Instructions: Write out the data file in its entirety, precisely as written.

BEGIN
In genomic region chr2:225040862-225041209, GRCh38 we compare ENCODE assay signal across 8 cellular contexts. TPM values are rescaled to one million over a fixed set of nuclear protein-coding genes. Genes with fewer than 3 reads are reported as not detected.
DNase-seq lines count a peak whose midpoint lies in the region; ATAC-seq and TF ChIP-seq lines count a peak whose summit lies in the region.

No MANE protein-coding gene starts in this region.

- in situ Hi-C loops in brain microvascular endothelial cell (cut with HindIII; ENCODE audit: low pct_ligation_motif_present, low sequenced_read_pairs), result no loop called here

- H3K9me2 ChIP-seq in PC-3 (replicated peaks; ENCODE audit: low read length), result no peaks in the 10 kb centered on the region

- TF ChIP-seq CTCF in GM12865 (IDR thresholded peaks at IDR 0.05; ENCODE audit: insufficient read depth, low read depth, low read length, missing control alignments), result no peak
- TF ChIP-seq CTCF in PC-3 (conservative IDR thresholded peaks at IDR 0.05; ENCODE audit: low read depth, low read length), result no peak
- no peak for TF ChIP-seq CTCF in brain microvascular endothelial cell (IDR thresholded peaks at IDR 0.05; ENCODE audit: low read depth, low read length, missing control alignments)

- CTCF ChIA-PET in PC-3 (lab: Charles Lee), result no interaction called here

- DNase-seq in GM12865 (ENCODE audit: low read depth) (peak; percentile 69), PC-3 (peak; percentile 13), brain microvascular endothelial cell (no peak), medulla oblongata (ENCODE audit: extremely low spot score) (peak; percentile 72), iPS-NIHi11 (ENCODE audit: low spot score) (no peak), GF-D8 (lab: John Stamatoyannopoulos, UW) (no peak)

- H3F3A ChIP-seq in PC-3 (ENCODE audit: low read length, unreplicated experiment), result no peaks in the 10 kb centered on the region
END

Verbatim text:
In genomic region chr2:225040862-225041209, GRCh38 we compare ENCODE assay signal across 8 cellular contexts. TPM values are rescaled to one million over a fixed set of nuclear protein-coding genes. Genes with fewer than 3 reads are reported as not detected.
DNase-seq lines count a peak whose midpoint lies in the region; ATAC-seq and TF ChIP-seq lines count a peak whose summit lies in the region.

No MANE protein-coding gene starts in this region.

- in situ Hi-C loops in brain microvascular endothelial cell (cut with HindIII; ENCODE audit: low pct_ligation_motif_present, low sequenced_read_pairs), result no loop called here

- H3K9me2 ChIP-seq in PC-3 (replicated peaks; ENCODE audit: low read length), result no peaks in the 10 kb centered on the region

- TF ChIP-seq CTCF in GM12865 (IDR thresholded peaks at IDR 0.05; ENCODE audit: insufficient read depth, low read depth, low read length, missing control alignments), result no peak
- TF ChIP-seq CTCF in PC-3 (conservative IDR thresholded peaks at IDR 0.05; ENCODE audit: low read depth, low read length), result no peak
- no peak for TF ChIP-seq CTCF in brain microvascular endothelial cell (IDR thresholded peaks at IDR 0.05; ENCODE audit: low read depth, low read length, missing control alignments)

- CTCF ChIA-PET in PC-3 (lab: Charles Lee), result no interaction called here

- DNase-seq in GM12865 (ENCODE audit: low read depth) (peak; percentile 69), PC-3 (peak; percentile 13), brain microvascular endothelial cell (no peak), medulla oblongata (ENCODE audit: extremely low spot score) (peak; percentile 72), iPS-NIHi11 (ENCODE audit: low spot score) (no peak), GF-D8 (lab: John Stamatoyannopoulos, UW) (no peak)

- H3F3A ChIP-seq in PC-3 (ENCODE audit: low read length, unreplicated experiment), result no peaks in the 10 kb centered on the region